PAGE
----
The other day, we were entrenched in an office convo about 2010s skate video #musicsupervision. It was observed that in Bronze’s Trust, there’s just something extra in how the video’s energy level reaches new highs once the Speaker Knockerz song kicks in halfway through Chachi’s part. Then came the subsequent dive back into his discography, the somber realization that the timelessness of “Lonely” would hit just as hard if it came out today, and proof that “Flexin’ & Finnessin'” helps cure depression. Rest in Peace ♥
For the past half-decade, Guy Riza’s summer 2014 Quote of the Week (“My favorite skater is Louie Lopez and my second favorite skater is Louie Lopez when he gets older”) has been taped to the fridge in the QS breakroom. With that always in mind, we obtained a stash of Louie loosies that have come out since Purple. And with “Lonely” playing for the 140 millionth time, E.J. said, “If Louie’s born in ’94, you have to edit the video to it.” (In reference to “I was born in ’94, got the tattoo,” naturally.)
Back in October, we asked QS visitors to choose their favorite video parts of the 2010s. If civilization and skateboarding were to end today, which five parts would you bury in a weather-and-nuclear-proof time capsule for post-apocalyptic earth dwellers to reference when they rediscover skate culture of these past ten years?
QS prides itself as being a destination for people who think a lot about skateboarding. Rather than poll a few close colleagues for their favorites, we felt we had a wide enough reverberation in the skate nerd universe to try and crowdsource a canon of the 2010s from anyone willing to sit down and think about it. I can emphatically say that in reviewing the mountain of ballots, everyone took their votes seriously — save maybe the guy who voted for five Micky Papa parts.
As we tallied the results, consistent trends in the count were apparent. Any fears about a recency bias went out the window; there’s only one part from 2019, and the average year of the top 25 is 2014. QS obviously has its own breed of skate nerd audience — this poll would look different if taken by Thrasher or Free — but I would bet that their lists wouldn’t be TOO far off from this one.
Presented without comment for the top 25-11, and then via a lot of favors from writer friends on the internet for the top 10: here are the 25 best video parts of the past ten years.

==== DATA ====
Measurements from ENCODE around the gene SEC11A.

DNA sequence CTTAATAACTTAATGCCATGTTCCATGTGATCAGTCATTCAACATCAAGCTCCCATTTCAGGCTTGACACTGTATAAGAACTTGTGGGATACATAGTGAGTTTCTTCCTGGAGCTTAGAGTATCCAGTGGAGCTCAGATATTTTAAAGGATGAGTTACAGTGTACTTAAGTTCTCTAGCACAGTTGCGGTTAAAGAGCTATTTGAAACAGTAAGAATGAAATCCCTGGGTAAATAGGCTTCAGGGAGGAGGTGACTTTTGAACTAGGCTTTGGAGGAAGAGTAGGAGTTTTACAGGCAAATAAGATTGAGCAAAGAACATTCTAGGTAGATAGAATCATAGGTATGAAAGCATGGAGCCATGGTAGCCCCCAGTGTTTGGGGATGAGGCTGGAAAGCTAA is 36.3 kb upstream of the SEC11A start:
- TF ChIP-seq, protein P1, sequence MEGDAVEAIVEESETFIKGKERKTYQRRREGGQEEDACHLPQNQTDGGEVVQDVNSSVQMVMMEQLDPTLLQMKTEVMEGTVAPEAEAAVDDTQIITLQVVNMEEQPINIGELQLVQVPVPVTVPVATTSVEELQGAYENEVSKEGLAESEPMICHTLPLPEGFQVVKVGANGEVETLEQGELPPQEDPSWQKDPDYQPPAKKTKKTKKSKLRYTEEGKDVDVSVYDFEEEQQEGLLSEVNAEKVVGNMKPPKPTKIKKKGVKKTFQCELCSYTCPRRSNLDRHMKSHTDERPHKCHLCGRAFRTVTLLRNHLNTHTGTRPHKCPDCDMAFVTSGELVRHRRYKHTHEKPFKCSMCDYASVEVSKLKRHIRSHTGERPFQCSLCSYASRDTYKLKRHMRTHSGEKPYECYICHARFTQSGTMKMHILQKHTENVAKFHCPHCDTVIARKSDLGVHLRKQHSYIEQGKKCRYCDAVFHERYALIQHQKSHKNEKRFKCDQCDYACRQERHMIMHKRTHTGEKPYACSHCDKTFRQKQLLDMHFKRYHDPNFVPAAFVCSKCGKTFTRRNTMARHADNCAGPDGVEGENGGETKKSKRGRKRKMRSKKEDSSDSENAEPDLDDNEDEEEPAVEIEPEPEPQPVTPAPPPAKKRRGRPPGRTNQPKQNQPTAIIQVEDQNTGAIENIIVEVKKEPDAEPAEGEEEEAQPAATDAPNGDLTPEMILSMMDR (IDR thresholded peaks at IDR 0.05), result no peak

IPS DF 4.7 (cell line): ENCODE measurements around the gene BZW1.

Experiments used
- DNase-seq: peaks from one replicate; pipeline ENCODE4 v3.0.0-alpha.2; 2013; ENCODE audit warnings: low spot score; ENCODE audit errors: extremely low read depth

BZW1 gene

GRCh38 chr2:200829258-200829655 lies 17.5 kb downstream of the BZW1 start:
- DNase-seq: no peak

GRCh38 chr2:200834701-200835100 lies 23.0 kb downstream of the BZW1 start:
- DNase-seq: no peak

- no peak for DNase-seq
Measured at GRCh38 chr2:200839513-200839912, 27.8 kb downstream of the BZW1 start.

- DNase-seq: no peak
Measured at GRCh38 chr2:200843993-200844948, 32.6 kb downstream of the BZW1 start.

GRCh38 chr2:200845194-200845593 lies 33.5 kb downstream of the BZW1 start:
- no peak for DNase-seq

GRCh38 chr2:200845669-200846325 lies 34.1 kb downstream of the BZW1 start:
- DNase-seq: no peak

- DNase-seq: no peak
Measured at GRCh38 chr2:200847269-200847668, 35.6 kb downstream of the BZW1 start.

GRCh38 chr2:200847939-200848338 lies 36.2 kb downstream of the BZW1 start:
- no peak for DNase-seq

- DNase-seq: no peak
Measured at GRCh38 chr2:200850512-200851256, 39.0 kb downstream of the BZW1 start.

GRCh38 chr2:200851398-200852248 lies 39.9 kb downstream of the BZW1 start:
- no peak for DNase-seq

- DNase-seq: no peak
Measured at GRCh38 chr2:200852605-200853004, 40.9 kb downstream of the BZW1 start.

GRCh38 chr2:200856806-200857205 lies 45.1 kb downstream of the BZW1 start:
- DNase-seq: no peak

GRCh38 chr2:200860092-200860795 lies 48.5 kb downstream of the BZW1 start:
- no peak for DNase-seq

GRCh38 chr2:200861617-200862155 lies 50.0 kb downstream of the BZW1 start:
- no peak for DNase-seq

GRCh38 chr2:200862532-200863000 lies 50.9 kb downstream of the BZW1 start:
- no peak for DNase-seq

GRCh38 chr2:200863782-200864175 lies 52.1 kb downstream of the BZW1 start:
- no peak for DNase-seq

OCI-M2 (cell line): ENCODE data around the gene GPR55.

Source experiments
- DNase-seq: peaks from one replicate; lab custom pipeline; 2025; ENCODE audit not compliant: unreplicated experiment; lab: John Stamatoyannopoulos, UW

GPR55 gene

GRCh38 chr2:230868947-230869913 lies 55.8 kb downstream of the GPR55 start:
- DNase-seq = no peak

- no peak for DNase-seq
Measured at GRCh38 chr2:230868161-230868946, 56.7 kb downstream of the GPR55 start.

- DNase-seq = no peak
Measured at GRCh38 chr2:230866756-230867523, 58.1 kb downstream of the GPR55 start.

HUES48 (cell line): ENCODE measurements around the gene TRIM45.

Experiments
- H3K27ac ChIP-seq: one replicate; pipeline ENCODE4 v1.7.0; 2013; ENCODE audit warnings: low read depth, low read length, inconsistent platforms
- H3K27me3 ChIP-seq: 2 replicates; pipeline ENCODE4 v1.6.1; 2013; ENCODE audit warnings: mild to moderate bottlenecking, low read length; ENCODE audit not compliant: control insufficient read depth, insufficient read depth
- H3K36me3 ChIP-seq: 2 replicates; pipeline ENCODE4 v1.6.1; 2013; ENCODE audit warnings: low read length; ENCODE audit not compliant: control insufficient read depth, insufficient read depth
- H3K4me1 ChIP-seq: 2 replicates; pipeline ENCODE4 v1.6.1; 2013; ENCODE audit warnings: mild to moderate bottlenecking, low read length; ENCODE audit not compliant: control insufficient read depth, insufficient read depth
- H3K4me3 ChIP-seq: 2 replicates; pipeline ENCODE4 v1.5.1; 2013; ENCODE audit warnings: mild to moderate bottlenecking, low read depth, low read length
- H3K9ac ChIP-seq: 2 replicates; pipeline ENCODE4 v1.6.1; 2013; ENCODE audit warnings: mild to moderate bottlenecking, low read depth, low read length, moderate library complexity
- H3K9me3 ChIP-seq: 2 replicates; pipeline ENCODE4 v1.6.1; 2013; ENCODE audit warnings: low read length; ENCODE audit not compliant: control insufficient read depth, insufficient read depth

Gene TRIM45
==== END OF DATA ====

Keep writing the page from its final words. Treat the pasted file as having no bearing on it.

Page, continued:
“4 Cities, 100 Nuggets” is a mini video featuring some Canadian dudes (…I think?) doing a two-week road trip through North Carolina, Philly, New York, and Boston. That back noseblunt bigspin at Baldi really came out of left field + good to see people coming up victorious over the speed bumps at the recently-knobbed plaza on 110th and 8th (which is sure to be utilized by absolutely nobody now, considering it’s in the middle of the street, with no shade, and across from a 840-acre park full of trees…)
“It’s not a boot-camp for the Olympics.” “No, it’s a boot-camp for life.” Given the stature of its alumni, you likely know of its existence, but you probably don’t know much about the skateboarding high school in Mälmo, Sweden. Skateism has a full interview about Bryggeriet, and how’s its not exactly what you would expect.
Seems like the skateboard world has still collectively been regrouping since Glory Challenge Weekend? Or everyone just went out to Paris for fashion week? Because it’s been slow as shit out there for any #interesting #skate #content.
“Skaters in Cars Looking At Spots” is just called “Skaters in Cars” now. The new one is with Louie Lopez. We should steal this concept but have it focus exclusively on claimers. “Didn’t you say you were going to nollie back heel those steps but can’t do those on flat?”
A 19-year-old who just happens to be the best native skateboarder from New York City opened his own Caribbean-American restaurant in The Bronx. Congrats, T.J!
Need more Glory Challenge content? Probably not, but Village Psychic interviewed everyone waiting outside two weeks ago about who they thought would win the World Championship Game of S.K.A.T.E.
This bench has made a long journey from Delancey Curb, to the front of a Rivington Street pizza restaurant, and eventually, back to its rightful community at T.F. — though none of us have been there since Thursday, and also the D.A. softball league is back, so it might be up in heaven now.
Was kind of wondering how long it’d take for an all-Borough Hall part to come along. Would be shocked if someone wasn’t working on an all-Borough Hall video right now too. (Also, seeing 2k18 American footage of people doing a line at a real street spot with dozens of skaters chilling on some steps in the background is ♥♥♥)
While sifting through a box of random skate DVDs, I remembered I had these two nineties Boston videos, the earlier one of which includes a Jahmal Williams part from literally 27 years ago. Just uploaded to YouTube here.
“In the never-ending Instagram demo, perhaps the pro daily dribbling out indifferently phone-filmed park clips is not some navel-gazing lazy, tossing half-baked bones to his or her followers while too hungover to step to street spots.”
“There’s something modest to his skateboarding, in that he can realistically do anything, but rarely rolls away with flair or arrogance. It’s a very polite way to ride a skateboard.” A guy with the same name as a former Cons pro offers up a review on the Cons video, which — if you haven’t been on the internet all weekend — is now online.